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On your bike with small business

The cycling industry has always been the darling of dads in lycra. But recently, there’s been a huge increase in its diversity, attracting a broader spectrum of people, making way for smaller, niche businesses to succeed…

A large crop of small businesses have sprung up around the timeless two-wheeler; from mobile cycle surgeries, to cycle cafes, there’s more opportunity than ever to start a bespoke business with a focus on bikes. We spoke to three small bicycle businesses – Ribble, London Velo, and Pearson Cycles – to find out more about the industry, and why it’s changing with tech.

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A photo posted by London Velo (@ldn_velo) on

Trends move quickly

As with all areas of business, the technology revolution has irreversibly changed the landscape of the cycling industry. The move from the high street to websites has been a marked challenge, says owner of Pearson Cycles shop William Pearson: “The advent of larger online players has lead to extensive shifts in the retail landscape for small business. Customers will always vote with their feet and unless SMEs can provide good reason – such as convenience, more unique product or quality of service – they will walk away.”

Another trend that has been responsible for a huge uplift in the cycling is the large numbers of people taking it up, both as a sport, a hobby and a cheap alternative to public transport: “Culturally cycling is booming and has become popular with commuters, trendy with hipsters, more inclusive and replaced golf as the corporate leisure activity of choice”, says owner of café and cycle shop London Velo, Sophie Segal.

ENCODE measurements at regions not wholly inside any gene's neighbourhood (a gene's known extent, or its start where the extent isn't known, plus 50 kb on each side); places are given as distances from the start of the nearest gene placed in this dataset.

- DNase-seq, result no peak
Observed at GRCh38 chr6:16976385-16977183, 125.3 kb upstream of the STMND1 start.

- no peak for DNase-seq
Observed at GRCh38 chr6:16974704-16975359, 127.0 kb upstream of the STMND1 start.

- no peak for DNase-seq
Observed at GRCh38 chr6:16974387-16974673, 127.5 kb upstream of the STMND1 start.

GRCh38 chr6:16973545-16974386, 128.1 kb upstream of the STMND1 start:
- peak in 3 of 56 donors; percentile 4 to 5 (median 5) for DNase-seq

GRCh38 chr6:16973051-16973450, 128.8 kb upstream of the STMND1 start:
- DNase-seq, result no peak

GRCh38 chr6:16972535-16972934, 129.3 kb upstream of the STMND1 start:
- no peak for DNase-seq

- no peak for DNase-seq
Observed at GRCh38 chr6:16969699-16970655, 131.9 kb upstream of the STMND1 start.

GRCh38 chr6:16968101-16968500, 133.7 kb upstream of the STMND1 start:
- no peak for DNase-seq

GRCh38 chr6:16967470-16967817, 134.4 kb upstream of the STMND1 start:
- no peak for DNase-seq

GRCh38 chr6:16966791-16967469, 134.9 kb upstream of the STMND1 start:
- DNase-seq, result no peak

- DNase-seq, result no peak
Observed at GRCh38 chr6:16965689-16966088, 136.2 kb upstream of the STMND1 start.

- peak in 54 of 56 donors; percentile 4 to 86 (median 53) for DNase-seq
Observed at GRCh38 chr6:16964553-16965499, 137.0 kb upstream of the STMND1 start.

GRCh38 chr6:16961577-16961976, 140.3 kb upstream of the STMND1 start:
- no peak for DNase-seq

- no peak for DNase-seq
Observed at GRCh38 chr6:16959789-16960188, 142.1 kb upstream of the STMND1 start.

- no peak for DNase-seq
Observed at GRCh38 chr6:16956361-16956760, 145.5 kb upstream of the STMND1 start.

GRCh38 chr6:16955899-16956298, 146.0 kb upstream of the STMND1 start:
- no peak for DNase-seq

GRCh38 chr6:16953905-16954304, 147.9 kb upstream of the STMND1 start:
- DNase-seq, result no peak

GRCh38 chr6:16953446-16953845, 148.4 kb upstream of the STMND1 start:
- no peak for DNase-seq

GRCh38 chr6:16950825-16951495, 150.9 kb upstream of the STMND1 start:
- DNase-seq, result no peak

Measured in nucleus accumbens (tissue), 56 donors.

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A photo posted by London Velo (@ldn_velo) on

There’s room for a unique angle

The main point of difference these days is that there is a large opportunity to specialise in something highly niche. This encourages customers to visit smaller independent outlets with specialist knowledge, rather than large-scale chain stores. “The thing that sets us apart from the rest of the industry is our customised bikes. We build every bike bespoke to order. Everyone has their preferences, be it brakes or high-end tech,” says Matthew Lawson, Chief Digital Officer of ecommerce business Ribble Cycles. Sophie agrees, and sees customisation as a key offering for small bricks and mortar shops, too: “Ironically bikes are fundamentally the same machines they were 50 years ago and have been among the products most immune from change. We see far more custom builds nowadays with customers knowing lots about bikes, they know what they want down to every last nut.”

Pearson Cycles – established over 100 years ago – mix tech with their heritage and expertise to set themselves apart: “We have shifted the business to a more specialist offering of product. We have one foot planted in our British brand heritage but lean more heavily on the other where the latest cutting edge developments are taking place. We think the previous four generations of Pearsons would be very proud!”

Crossover is good

Ribble Cycles, London Velo and Pearson Cycles have all embraced diversity in their business. Pearson run a cycle club which now has over 200 members: “The Pearson CC participates in social rides and sporting events locally. It is cheap to join and has a great community feel”, William tells us.

London Velo serves coffee and food, plus hosts events and courses in cycling mechanics: “There is plenty of room for more than one great business, especially in somewhere like London. We try to offer a great experience with top quality service and product, whether that be bike servicing using the most latest de-greasing technology or serving a perfect flat white”, Sophie says.

So, whether you’re a cycling enthusiast or not, all three of these small businesses prove that it’s possible to differentiate yourself within a traditional marketplace. That is, as long as you can change, quickly.

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